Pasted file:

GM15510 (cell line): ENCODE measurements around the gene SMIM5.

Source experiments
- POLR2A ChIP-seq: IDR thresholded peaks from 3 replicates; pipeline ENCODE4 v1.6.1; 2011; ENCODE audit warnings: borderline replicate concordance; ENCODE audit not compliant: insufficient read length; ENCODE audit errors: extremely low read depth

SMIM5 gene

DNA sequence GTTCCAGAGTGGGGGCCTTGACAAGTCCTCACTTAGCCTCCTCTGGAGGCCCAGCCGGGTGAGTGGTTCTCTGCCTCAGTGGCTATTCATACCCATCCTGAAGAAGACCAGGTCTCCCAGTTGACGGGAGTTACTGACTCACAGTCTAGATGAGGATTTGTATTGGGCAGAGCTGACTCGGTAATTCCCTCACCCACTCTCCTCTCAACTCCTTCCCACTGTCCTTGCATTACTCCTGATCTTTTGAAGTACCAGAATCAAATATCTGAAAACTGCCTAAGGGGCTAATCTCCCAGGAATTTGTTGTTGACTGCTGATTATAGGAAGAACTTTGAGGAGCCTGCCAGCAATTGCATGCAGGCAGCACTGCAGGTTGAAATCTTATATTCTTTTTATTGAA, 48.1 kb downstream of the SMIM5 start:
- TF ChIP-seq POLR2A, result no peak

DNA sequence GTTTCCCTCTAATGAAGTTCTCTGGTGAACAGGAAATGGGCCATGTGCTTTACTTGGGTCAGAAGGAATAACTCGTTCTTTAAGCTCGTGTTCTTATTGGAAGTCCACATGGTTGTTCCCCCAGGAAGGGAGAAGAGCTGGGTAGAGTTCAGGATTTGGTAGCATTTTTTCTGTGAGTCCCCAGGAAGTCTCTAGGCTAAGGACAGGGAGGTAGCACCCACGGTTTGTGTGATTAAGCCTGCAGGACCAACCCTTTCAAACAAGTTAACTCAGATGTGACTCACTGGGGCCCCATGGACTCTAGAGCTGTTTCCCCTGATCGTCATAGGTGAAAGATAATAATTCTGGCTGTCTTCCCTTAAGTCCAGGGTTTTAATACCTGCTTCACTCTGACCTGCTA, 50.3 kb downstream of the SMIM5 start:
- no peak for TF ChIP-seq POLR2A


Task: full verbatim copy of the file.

GM15510 (cell line): ENCODE measurements around the gene SMIM5.

Source experiments
- POLR2A ChIP-seq: IDR thresholded peaks from 3 replicates; pipeline ENCODE4 v1.6.1; 2011; ENCODE audit warnings: borderline replicate concordance; ENCODE audit not compliant: insufficient read length; ENCODE audit errors: extremely low read depth

SMIM5 gene

DNA sequence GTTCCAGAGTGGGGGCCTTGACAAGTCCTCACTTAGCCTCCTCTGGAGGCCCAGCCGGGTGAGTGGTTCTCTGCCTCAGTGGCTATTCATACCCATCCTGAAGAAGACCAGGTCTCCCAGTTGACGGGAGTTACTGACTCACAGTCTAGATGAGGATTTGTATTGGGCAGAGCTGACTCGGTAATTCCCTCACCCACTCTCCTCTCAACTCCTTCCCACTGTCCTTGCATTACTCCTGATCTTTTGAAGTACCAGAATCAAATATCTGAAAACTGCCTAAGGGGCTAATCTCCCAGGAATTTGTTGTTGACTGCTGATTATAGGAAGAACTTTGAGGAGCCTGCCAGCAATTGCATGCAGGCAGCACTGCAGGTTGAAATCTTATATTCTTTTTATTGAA, 48.1 kb downstream of the SMIM5 start:
- TF ChIP-seq POLR2A, result no peak

DNA sequence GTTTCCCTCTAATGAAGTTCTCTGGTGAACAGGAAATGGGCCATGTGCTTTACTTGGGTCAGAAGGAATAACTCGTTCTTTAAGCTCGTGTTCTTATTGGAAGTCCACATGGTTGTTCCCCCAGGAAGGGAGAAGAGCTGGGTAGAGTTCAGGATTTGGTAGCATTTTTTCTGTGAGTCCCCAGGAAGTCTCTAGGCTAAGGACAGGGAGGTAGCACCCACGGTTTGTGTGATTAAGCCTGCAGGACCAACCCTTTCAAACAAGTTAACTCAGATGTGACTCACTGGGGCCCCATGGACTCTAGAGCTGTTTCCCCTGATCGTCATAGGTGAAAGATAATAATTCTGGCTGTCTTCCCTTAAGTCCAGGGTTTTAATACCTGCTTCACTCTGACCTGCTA, 50.3 kb downstream of the SMIM5 start:
- no peak for TF ChIP-seq POLR2A